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Uncommon and Obscure Combat Patches Being Worn.


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seanmc1114

War Correspondent. I'm not sure if this is intended to be a combat patch or whether correspondents might have worn these patches on both sleeves.

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BILL THE PATCH

the one picture of audie murphy with the yank correspondent patch is from a movie still, cannot recall which one.

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VolunteerArmoury
Found this one the OSS Wings worn solely as a Combat Patch, it as we see by the caption states it's Brigadier General G W Embury 84th Division, no date, but as both officers are wearing the new AG44 uniform it certainly would be around the late 50s early 60s, at this time the 84th Division was off Combat Status, and was now a Training Division, no idea on the narrative of the caption, ie what "The Chapter" means, maybe Knights of Columbus?

attachicon.gifphpvMmtCSAM embury.jpg

 

 

That's the Phi Delta Theta Wisconsin Beta chapter at Lawrence University. It's an international social fraternity.

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This just handed me.

 

 

Info on this guy.

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An unnamed source of mine has IDed him as Colonel George W Sylvester, a Minnisota National Guard Officer, one can when they look, barely make out his name in the greeting on the foto.

 

The tip was that he may be wearing a Phillipine Division or a 34th Infantry Division Combat Patch, this lead to a search of Sylvester in 34th Inf Div sources. it would seem that it will indeed be the Red Bull Division patch.

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While he was not found in a roster, not as yet at any rate, this is what was found.

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As we see in the artical, an artical describing the 151st Field Artillery's arrival at a town during it move to it's first home at Camp Claiborne Louisana right after it was Federalized in February 1941, that the CO was one Lt Col George W. Sylvester. Whether this is correct that Sylvester was the actual CO of the 151st FA Regt is not known, he may have been the first officer of the Regiment to show up in Fayetteville leading it's advance elements, Fayetteville Kansas that is. It's been noted that a Colonel Stewart G. Collins was CO of the 151st FA Regt, he apparently left the Regiment in late 1941 to take command of the 34th Division's 59th Field Artillery Brigade.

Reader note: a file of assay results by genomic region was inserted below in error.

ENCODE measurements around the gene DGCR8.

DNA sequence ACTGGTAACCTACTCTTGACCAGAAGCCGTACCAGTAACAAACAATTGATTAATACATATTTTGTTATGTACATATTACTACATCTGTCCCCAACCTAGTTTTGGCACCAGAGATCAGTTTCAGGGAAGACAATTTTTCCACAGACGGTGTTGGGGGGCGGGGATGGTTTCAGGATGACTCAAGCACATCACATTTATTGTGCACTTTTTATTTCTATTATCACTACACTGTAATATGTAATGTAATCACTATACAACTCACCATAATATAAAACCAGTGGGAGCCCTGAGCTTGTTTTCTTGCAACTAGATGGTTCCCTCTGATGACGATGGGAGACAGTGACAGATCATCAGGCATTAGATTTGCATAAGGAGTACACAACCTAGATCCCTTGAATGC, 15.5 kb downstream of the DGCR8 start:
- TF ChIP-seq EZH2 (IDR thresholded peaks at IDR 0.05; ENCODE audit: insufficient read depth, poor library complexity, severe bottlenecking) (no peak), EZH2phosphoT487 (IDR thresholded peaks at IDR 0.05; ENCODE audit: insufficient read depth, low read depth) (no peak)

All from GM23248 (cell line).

After this period we know nothing on Slyvester, he may have been give command of one of the Artillery Battalions when the 151st FA Regt was broken up, there were two battalions used from the assets of the 151st FA Regt, one as per usual retained the original Regimental number, the 151st FA Bn, the other was the 175th FA Bn, both of which fought in the Red Bull Division thoughtout WWII.

 

A site I found myself of the 151st FA Bn shows that by and or during the Sicilian Campaign, Slyvester was not CO of this Battalion, it would seem a Lt Col Dubois was the old man at that time.

http://kwanah.com/36division/ps/ps833238.htm

 

 

 

So that leaves, the 175th FA Bn, was Slyvester given command of the 175th FA? or maybe he was shunted up to Staff at DIV ARTY? We might hopefully find more info, so stay tuned.

 

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@VolunteerArmory, thank's a bunch on your info on this "Chapter" in the caption, the Phi Delta Theta Wisconsin Beta chapter at Lawrence University.

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Was sitting on this one for a few days. The 15th Army Group as a Combat Patch on a lateish 40s Ike, gorgeous X stiching all around. I think it was posted here on the forum a few years ago, I can't remember the source now of this image.